Dendrochronology determining reference ecosystems and the

May 20, The Historical Ecology Handbook:

Dendrochronology determining reference ecosystems and the

Establishing Reference Conditions Figure 1. The thick, horizontal limbs of this old pine show that it grew in the open.

Restoring southwestern ponderosa pine forests revolves around reintroducing a regime of frequent, low-intensity fires like those that historically maintained forest structure and function. Such fires were rare in the twentieth century, due to livestock grazing and widespread fire exclusion.

The resulting buildup of woody fuels has caused a widespread crisis in forest health, the effects of which include huge and unnaturally severe crown fires, bark beetle outbreaks, and declining Dendrochronology determining reference ecosystems and the.

Restoration treatments that include prescribed burning, often preceded by thinning to reduce fuel loads, have the potential to improve the ecological health of these forests. Restoring conditions similar to those of the evolutionary environment is not a matter of trying to return to the past; rather, it is the only way to assure the long-term health of these forests into the future.

This publication provides ideas about how to determine some reference conditions for southwestern ponderosa pine forests, using both physical and cultural evidence.

Limitations of Reference Conditions Reference conditions can serve as an important guide for future management, but it is important to emphasize that reference conditions are not the same as restoration goals.

Some types of reference information, such as detailed data about understory vegetation, small trees, wildlife, and the degree to which native peoples burned forested areas, are simply not available for most periods in the past. Even where reference conditions are known, it is often not possible to fully re-create the conditions present before Euro-American settlement, as climate change, extirpation of native species, habitat fragmentation, and the introduction of nonnative species have irreversibly changed contemporary conditions.

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In many cases, it might not be desirable to return to presettlement conditions, due to considerations of wildlife management, recreation, aesthetics, and other modern needs.

For example, dense thickets of small trees can provide cover for wildlife and visual screening along roads or near houses. Above all, each restoration treatment needs to be site-specific.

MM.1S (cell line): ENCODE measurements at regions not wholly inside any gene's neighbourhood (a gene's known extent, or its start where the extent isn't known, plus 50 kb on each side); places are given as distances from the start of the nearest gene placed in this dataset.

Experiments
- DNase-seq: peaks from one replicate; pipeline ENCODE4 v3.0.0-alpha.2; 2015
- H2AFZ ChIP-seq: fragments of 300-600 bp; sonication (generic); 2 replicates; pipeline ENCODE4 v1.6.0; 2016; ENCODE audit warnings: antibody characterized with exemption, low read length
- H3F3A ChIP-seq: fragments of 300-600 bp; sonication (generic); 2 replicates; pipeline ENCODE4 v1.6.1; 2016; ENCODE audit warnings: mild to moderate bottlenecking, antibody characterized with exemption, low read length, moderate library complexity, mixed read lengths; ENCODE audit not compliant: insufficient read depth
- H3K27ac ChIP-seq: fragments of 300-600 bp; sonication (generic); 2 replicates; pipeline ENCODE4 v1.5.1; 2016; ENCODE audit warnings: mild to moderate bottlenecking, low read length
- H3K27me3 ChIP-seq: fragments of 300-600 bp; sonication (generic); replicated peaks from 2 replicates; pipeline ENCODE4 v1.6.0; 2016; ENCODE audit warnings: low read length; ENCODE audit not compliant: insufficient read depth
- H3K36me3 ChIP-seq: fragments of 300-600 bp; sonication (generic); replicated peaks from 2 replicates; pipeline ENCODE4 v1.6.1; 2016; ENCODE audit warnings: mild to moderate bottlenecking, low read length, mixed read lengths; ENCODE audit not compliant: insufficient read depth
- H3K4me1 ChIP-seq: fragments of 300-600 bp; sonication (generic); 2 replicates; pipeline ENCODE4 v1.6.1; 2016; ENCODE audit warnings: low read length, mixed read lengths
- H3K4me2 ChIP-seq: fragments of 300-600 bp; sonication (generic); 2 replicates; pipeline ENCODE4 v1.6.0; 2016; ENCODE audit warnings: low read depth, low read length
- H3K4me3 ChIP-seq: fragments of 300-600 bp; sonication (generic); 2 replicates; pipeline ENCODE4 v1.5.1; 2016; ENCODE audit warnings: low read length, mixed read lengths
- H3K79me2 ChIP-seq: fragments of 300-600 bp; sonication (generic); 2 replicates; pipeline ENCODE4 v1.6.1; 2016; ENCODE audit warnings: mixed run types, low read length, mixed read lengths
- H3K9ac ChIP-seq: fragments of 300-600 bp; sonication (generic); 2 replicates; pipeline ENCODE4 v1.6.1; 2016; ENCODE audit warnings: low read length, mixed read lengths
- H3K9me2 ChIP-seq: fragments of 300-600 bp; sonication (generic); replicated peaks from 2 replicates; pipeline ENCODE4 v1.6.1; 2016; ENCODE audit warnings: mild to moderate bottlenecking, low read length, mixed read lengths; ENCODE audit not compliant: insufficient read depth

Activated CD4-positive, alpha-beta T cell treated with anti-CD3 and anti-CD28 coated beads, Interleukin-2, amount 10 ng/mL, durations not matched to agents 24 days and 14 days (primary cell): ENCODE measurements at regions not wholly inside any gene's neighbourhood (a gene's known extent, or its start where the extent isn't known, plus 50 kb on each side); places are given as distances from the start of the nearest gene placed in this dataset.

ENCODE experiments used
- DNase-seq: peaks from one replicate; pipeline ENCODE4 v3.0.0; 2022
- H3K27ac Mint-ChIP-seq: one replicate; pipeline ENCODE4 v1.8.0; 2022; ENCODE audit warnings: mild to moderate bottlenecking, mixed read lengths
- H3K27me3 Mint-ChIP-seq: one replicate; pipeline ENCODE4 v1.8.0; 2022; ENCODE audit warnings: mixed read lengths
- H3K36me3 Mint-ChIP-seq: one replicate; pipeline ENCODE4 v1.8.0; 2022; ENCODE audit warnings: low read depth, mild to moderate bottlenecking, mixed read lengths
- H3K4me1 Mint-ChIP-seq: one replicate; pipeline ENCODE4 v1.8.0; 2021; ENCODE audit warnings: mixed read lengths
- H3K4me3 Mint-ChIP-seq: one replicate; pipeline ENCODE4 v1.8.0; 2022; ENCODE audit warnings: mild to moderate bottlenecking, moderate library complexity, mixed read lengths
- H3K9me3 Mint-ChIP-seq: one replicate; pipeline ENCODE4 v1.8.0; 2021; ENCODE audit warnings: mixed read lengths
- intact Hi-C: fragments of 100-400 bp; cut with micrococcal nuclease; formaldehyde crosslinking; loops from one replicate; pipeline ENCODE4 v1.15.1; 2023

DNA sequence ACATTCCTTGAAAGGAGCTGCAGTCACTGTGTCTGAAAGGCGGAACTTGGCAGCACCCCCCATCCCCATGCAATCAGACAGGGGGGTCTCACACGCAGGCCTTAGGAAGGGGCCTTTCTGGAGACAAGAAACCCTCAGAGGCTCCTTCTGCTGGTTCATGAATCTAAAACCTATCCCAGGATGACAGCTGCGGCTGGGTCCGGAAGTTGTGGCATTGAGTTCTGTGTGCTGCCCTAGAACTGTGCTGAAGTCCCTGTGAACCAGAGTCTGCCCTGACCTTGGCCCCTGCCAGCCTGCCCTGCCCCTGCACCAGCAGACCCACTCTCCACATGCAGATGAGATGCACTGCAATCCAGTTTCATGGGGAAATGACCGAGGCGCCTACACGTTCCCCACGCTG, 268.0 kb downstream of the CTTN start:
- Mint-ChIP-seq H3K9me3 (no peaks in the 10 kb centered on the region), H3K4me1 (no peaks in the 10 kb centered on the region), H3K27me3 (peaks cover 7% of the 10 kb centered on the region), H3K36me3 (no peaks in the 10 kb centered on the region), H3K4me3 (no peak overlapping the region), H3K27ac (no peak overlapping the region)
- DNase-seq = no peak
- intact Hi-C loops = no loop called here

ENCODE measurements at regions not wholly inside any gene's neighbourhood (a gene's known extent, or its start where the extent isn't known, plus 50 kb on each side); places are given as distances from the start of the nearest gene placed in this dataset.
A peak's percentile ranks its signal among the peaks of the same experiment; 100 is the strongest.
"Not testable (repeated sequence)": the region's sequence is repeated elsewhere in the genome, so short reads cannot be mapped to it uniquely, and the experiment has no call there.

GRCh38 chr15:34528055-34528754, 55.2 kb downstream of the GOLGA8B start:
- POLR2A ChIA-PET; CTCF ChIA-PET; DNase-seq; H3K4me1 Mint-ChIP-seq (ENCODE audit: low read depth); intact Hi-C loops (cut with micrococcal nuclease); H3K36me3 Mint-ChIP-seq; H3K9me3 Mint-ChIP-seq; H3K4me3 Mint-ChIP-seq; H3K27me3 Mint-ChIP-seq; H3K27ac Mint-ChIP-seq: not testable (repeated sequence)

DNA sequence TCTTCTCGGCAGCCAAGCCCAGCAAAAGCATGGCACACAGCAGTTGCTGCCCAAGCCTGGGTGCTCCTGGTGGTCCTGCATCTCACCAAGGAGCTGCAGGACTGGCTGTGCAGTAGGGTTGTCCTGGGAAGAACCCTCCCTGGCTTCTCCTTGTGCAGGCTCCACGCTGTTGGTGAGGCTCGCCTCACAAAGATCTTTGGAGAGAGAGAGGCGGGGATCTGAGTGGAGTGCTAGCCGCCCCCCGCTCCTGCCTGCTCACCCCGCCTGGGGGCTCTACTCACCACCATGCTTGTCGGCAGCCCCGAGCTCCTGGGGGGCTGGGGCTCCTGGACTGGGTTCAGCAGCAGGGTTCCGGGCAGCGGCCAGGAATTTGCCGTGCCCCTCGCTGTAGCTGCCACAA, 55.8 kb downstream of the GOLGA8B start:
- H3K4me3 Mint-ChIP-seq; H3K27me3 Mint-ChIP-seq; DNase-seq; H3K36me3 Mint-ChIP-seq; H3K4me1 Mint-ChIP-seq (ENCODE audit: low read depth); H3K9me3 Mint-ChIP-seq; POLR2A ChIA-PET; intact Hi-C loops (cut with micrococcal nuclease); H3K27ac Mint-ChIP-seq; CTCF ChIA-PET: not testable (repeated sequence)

Reference conditions will never provide a recipe for forest management, but they can help set restoration and management goals. Clues about reference conditions are a particularly powerful tool when multiple lines of evidence are used to create a fuller picture than one type of evidence alone could.

Evidence for reconstructing reference conditions comes in two forms: Physical Evidence Some of the best clues about what forests were once like occur in the forests themselves, in the form of contemporary forest structure and old trees, alive or dead, that indicate how that structure has changed.

Old Forest Remnants One of the best ways to understand what a given forest area might look like under a restored fire regime is to analyze nearby areas that are less degraded and therefore more closely resemble what presettlement forests looked like. Parts of the North Rim of the Grand Canyon, for example, have never been logged, have not been grazed by livestock for many years, if ever, and have experienced wildfires on a regular basis.

Some other large protected areas, such as parts of the Gila Wilderness and El Malpais National Monument in New Mexico and Zion National Park in Utah, have also been examined for important clues to the past of southwestern forests. Small remnant sites that can help illustrate what forest structures were once like may also exist elsewhere, such as on or near steep slopes where topography made logging or grazing impossible.

Comparing nearby forest stands to those sites can help quantify the changes in forest structure that have resulted from modern management practices. It is important not to extrapolate too much from such sites, though, as forest structure and fire regimes can vary a great deal in a small area, especially where topography or other ecological conditions are varied.

Physical Remains of Old Trees Trees present before Euro-American settlement are an obvious source of information about forest structure at an earlier time. While many of the trees standing at that time have either been logged or died naturally, their remains often persist for many decades in the arid climate of the Southwest.

Dendrochronology determining reference ecosystems and the

Searching for these remains can help establish some of the most accurate records of past forest structure. The bark of ponderosa pine trees generally begins to turn yellow at about a hundred years of age White Most restoration treatments being implemented in the Southwest call for retaining and protecting all yellow-barked pines, since these old trees are among the rarest resources in southwestern forests.